dansch wrote:How was the roast chicken? I had it for the first time about a week ago and found it to be pretty dry and overcooked, though I've heard rave reviews about it in the past. I chalked it up to bad luck and would be curious to hear another data point.

    Dan-

    I had such a small bite of the chicken that I'm not sure if I can give a true assessment. I took one of the legs and some of the meat was dry. When I was cutting up part of the breast for others to enjoy, it seemed moist; however I didn't actually eat it. I'm hoping others at the table who had more of the chicken will reply.
    -Mary
  • Post #130 - January 12th, 2010, 2:49 pm
    Post #130 - January 12th, 2010, 2:49 pm Post #130 - January 12th, 2010, 2:49 pm
    I've had well-cooked, moist chicken at Semiramis, and I've had overcooked, dry chicken at Semiramis. Probably 10 chickens total, with an even 5 and 5 split.
    ...defended from strong temptations to social ambition by a still stronger taste for tripe and onions." Screwtape in The Screwtape Letters by CS Lewis

    Fuckerberg on Food
  • Post #131 - January 12th, 2010, 2:59 pm
    Post #131 - January 12th, 2010, 2:59 pm Post #131 - January 12th, 2010, 2:59 pm
    I have never had moist chicken there, including last night :)
    Leek

    SAVING ONE DOG may not change the world,
    but it CHANGES THE WORLD for that one dog.
    American Brittany Rescue always needs foster homes. Please think about helping that one dog. http://www.americanbrittanyrescue.org
  • Post #132 - January 12th, 2010, 3:31 pm
    Post #132 - January 12th, 2010, 3:31 pm Post #132 - January 12th, 2010, 3:31 pm
    We don't get the roast chicken often, but it has always been good and moist, both dine in and take out. We pretty much always get the mixed grill. Can't go wrong with that, if one of the meats is a little off (and I do mean a little, we always finish every bite of food from there), there are two others. :)
  • Post #133 - January 12th, 2010, 3:45 pm
    Post #133 - January 12th, 2010, 3:45 pm Post #133 - January 12th, 2010, 3:45 pm
    I was there last night and commented that the chicken was flavorful, but a bit on the dry side.
  • Post #134 - March 11th, 2010, 6:58 am
    Post #134 - March 11th, 2010, 6:58 am Post #134 - March 11th, 2010, 6:58 am
    Today's Groupon: $15 for $35 worth of food:
    http://www.groupon.com/deals/semiramis- ... @gmail.com
    I want to have a good body, but not as much as I want dessert. ~ Jason Love

    There is no pie in Nighthawks, which is why it's such a desolate image. ~ Happy Stomach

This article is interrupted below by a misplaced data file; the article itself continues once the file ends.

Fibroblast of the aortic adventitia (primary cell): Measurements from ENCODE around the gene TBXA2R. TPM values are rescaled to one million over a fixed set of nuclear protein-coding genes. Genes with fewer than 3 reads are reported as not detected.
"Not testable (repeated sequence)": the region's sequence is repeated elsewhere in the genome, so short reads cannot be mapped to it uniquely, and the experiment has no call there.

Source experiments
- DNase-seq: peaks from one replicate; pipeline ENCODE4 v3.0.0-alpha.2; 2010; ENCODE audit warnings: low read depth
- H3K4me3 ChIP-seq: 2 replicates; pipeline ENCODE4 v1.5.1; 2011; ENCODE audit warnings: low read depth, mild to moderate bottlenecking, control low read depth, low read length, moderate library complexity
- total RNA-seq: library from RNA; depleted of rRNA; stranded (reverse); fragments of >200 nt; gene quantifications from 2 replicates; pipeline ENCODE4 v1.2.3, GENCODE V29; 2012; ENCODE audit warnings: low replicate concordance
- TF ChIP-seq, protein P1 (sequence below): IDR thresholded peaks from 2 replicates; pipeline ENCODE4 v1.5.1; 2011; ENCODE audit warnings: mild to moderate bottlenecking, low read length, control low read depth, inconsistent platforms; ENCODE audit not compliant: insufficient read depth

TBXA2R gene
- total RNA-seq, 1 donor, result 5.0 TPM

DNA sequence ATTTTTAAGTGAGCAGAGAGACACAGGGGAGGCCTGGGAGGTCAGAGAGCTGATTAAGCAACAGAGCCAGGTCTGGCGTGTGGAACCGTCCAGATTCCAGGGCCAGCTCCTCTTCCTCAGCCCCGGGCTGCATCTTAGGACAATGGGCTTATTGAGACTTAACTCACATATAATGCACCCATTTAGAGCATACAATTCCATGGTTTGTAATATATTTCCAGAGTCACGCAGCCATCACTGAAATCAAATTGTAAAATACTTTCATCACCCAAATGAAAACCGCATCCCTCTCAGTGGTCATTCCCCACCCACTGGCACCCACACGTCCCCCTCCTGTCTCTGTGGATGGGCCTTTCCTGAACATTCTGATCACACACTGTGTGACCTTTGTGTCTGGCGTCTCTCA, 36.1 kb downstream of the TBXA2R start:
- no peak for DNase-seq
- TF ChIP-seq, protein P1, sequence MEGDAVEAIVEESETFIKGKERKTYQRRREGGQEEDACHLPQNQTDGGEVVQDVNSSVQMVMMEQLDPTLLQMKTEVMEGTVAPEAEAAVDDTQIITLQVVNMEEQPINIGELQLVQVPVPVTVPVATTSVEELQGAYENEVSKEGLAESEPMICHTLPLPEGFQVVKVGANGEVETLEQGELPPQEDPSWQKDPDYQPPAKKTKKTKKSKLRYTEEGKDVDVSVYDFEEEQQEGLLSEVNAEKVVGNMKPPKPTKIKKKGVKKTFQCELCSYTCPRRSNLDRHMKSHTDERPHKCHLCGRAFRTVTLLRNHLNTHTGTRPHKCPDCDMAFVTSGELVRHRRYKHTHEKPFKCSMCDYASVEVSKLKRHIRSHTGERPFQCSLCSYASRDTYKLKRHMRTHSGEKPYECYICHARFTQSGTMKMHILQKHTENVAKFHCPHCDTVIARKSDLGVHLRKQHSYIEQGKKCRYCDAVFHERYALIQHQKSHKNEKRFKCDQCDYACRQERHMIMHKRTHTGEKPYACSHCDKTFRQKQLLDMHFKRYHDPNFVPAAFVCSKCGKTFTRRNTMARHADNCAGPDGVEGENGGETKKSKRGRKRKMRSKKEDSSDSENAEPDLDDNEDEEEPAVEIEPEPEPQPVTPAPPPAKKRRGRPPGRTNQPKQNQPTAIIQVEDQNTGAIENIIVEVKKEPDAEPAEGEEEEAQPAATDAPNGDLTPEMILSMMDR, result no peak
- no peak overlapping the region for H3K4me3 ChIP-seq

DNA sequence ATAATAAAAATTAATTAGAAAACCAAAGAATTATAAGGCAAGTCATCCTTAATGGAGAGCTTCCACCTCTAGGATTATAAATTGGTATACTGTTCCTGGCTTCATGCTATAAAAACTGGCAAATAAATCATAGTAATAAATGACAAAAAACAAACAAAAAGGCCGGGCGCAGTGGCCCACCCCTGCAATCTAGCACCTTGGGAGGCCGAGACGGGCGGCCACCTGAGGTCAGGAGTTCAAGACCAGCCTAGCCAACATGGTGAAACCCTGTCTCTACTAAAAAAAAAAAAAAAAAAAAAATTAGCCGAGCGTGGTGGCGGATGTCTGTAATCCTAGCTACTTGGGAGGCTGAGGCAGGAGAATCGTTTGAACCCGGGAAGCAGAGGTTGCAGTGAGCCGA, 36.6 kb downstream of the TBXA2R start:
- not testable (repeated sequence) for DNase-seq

I write fiction. You can find me—and some stories—on Facebook, Twitter and my website.
  • Post #135 - March 11th, 2010, 5:27 pm
    Post #135 - March 11th, 2010, 5:27 pm Post #135 - March 11th, 2010, 5:27 pm
    Oh, how I hope that the Groupon is not an occurence of dire portent...
    "Barbecue sauce is like a beautiful woman. If it’s too sweet, it’s bound to be hiding something."
    — Lyle Lovett


    "How do you say 'Yum-o' in Swedish? Or is it Swiss? What do they speak in Switzerland?"- Rachel Ray
  • Post #136 - March 11th, 2010, 6:10 pm
    Post #136 - March 11th, 2010, 6:10 pm Post #136 - March 11th, 2010, 6:10 pm
    I dunno, but they better not close before 9/12 cuz I bought one.
    I want to have a good body, but not as much as I want dessert. ~ Jason Love

    There is no pie in Nighthawks, which is why it's such a desolate image. ~ Happy Stomach

    I write fiction. You can find me—and some stories—on Facebook, Twitter and my website.
  • Post #137 - March 11th, 2010, 9:47 pm
    Post #137 - March 11th, 2010, 9:47 pm Post #137 - March 11th, 2010, 9:47 pm
    Pie Lady wrote:I dunno, but they better not close before 9/12 cuz I bought one.


    Ditto.
    Ava-"If you get down and out, just get in the kitchen and bake a cake."- Jean Strickland

    Horto In Urbs- Falling in love with Urban Vegetable Gardening
  • Post #138 - March 12th, 2010, 10:21 am
    Post #138 - March 12th, 2010, 10:21 am Post #138 - March 12th, 2010, 10:21 am
    mchodera wrote:Oh, how I hope that the Groupon is not an occurence of dire portent...


    Yeah, I don't get this: the restaurant is constantly packed; I've had some significant waits here. But what else could it be?
  • Post #139 - March 12th, 2010, 10:27 am
    Post #139 - March 12th, 2010, 10:27 am Post #139 - March 12th, 2010, 10:27 am
    Maybe they're just being nice.
    I want to have a good body, but not as much as I want dessert. ~ Jason Love

    There is no pie in Nighthawks, which is why it's such a desolate image. ~ Happy Stomach

    I write fiction. You can find me—and some stories—on Facebook, Twitter and my website.
  • Post #140 - March 12th, 2010, 11:12 am
    Post #140 - March 12th, 2010, 11:12 am Post #140 - March 12th, 2010, 11:12 am